Cornered Hwange boss offers to resign

SUSPENDED Hwange Colliery Company boss, Thomas Makore has offered to step down as company managing director to avoid being dragged to a disciplinary hearing tentatively set for May 21.


A Hwange Colliery board member told NewsDay yesterday that Makore, who was suspended on Tuesday on allegations of insubordination, bribery and mismanagement of the State-linked mining firm, had offered to resign so he could walk away with an exit package.

“His lawyers have offered that he steps down and he does not go through the disciplinary measures, but the board rejected the offer as they want to deal with the allegations so that remedies, for future purposes, could be found,” the board member who declined to be named said.

Makore yesterday confirmed that his lawyers, Dube, Manikai and Hwacha legal practitioners were in talks with the mine’s representatives to consider his offer to step down.
“It’s among the issues under discussion by the two parties, my lawyers and the company’s representatives. It’s a process underway. It’s not like a matter closed, people are discussing and that [resignation] is included,” he said.

Hwange board acting chairperson, Julian Muskwe said she had not yet been briefed on Makore’s offer to step down, but said the organisation had embarked on a process to deal with allegations levelled against the managing director.

“What I can tell you is that he is on suspension and we are in the process to deal with the allegations levelled against him and we shall update you on the outcome,” she said.

On Tuesday, the Hwange board flew to the mining town and announced the change of leadership at the company to floor workers, where Shepherd Manamike was introduced as acting managing director.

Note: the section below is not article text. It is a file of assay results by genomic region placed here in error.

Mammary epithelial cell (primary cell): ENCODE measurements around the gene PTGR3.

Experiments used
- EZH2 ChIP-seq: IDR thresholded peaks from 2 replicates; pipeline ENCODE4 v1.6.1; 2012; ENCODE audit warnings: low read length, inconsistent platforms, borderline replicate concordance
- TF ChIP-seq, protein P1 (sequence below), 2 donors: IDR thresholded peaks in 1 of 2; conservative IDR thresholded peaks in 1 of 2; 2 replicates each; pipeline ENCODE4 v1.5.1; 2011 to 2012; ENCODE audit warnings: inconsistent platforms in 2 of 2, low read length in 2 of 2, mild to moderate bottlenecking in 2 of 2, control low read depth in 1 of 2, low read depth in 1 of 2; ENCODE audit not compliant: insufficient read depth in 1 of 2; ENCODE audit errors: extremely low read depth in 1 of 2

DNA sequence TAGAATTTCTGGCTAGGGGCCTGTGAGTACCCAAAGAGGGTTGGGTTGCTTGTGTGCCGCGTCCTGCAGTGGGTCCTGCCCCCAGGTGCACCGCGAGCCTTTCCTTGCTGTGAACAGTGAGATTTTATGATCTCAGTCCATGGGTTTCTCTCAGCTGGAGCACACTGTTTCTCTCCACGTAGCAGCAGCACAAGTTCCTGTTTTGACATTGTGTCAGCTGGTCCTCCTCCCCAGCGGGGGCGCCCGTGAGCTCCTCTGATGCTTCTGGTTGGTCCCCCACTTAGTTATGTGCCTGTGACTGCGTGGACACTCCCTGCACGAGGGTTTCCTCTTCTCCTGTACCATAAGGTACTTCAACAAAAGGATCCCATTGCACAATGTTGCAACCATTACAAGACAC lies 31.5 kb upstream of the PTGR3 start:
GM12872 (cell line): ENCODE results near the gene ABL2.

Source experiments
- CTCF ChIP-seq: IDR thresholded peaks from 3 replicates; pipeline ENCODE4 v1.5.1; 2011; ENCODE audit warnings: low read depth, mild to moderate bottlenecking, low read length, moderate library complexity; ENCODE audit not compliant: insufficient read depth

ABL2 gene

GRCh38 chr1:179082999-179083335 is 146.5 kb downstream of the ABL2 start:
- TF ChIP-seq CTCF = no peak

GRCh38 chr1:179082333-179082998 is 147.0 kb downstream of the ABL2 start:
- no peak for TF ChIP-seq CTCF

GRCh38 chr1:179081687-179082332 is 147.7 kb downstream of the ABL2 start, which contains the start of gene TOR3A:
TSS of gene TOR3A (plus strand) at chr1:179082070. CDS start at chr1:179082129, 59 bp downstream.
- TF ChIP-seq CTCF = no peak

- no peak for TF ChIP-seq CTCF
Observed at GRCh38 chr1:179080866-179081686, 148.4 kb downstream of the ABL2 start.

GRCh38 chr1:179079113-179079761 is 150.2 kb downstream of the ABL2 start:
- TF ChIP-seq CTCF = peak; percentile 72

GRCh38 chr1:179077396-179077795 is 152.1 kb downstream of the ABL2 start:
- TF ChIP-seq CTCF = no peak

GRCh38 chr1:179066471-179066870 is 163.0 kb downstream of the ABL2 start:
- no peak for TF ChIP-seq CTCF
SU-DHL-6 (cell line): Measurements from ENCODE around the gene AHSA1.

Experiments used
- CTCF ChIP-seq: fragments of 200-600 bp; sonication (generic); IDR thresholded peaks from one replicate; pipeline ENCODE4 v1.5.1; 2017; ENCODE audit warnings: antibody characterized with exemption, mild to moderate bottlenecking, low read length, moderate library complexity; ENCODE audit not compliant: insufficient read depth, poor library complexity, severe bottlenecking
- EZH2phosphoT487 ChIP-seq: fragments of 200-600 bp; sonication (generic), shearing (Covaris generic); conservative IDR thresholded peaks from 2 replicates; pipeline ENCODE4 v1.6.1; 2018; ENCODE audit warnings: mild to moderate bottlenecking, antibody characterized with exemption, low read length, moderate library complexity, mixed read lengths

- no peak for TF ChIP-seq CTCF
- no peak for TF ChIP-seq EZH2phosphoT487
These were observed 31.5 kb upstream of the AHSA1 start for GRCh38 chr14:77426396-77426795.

The decision to suspend Makore followed reports of disharmony within the company’s top management and unearthing of corruption issues that had been kept under wraps for years.

Makore had a nasty public spat with company secretary Allen Masiya recently which led to the unearthing of underhand deals within the organisation.

Makore took over the levers of power at the colliery company in 2014 and since then, the company’s fortunes have been on the decline, with analysts blaming his management of running down the country’s leading coal producer.

The government holds 37% shareholding in the struggling coal miner.

Hwange’s balance sheet has been deteriorating in recent years from a positive shareholders’ equity of $37,2 million in 2014 to a negative $167,7 million in 2016.
Its liabilities outstripped assets by $168 million.

Its workers have gone for months without salaries and at some point the company planned to sell its properties to sustain operations.

Wives of the colliery workers and pensioners, who have been picketing at company premises since January told Southern Eye that they were happy that Makore had been suspended.

“We are happy that Makore was suspended. If it were according to us, the whole board must be investigated because we are in this mess because of them. They must feel the pain that we have endured for the past six years yet they live flamboyant lifestyles,” the women’s leader Thobekile Shoko said.

The women are demanding their spouses’ outstanding salaries dating back from 2013.

Meanwhile, the striking women are constructing shacks outside the colliery premises to accommodate their children.

Shoko said the donor who had been paying for their tent had withdrawn due to high rentals.

“The well-wishers were paying for us $35 per day since January and they told us that they can no longer afford and we then went to the bush this morning to cut logs to make our shacks. We are still constructing and we will finish pitching our tents maybe tomorrow (today). We have no choice, we are doing this so our children can go to school. We will be bringing them to sleep here as well once we finish.”